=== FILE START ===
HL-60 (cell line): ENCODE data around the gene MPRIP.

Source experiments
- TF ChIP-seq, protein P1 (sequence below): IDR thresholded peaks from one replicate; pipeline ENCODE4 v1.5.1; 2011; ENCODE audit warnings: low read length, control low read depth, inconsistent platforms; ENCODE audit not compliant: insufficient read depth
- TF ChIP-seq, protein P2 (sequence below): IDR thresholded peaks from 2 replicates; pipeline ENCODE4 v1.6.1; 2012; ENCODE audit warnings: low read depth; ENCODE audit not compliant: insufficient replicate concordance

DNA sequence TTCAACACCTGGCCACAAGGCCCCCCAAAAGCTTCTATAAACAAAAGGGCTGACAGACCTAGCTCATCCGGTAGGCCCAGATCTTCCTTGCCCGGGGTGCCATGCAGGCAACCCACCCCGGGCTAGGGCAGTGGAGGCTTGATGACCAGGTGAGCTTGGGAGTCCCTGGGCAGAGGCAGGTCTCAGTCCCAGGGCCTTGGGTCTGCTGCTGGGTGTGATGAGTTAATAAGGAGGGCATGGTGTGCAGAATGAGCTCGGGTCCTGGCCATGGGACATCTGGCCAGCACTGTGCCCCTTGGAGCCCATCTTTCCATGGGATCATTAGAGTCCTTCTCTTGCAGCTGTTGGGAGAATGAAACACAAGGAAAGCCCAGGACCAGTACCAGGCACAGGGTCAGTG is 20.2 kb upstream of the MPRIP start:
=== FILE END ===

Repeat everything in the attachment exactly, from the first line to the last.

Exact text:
HL-60 (cell line): ENCODE data around the gene MPRIP.

Source experiments
- TF ChIP-seq, protein P1 (sequence below): IDR thresholded peaks from one replicate; pipeline ENCODE4 v1.5.1; 2011; ENCODE audit warnings: low read length, control low read depth, inconsistent platforms; ENCODE audit not compliant: insufficient read depth
- TF ChIP-seq, protein P2 (sequence below): IDR thresholded peaks from 2 replicates; pipeline ENCODE4 v1.6.1; 2012; ENCODE audit warnings: low read depth; ENCODE audit not compliant: insufficient replicate concordance

DNA sequence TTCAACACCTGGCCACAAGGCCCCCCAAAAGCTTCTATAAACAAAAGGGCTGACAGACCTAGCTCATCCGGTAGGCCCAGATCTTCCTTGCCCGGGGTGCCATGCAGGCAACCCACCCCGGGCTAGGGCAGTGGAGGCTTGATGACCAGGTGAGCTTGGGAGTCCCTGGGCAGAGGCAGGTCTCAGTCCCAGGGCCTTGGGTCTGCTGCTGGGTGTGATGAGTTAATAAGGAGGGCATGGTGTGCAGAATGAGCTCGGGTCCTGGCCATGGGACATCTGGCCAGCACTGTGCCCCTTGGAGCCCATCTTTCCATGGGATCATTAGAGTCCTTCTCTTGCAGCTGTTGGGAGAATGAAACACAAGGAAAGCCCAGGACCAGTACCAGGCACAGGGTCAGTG is 20.2 kb upstream of the MPRIP start: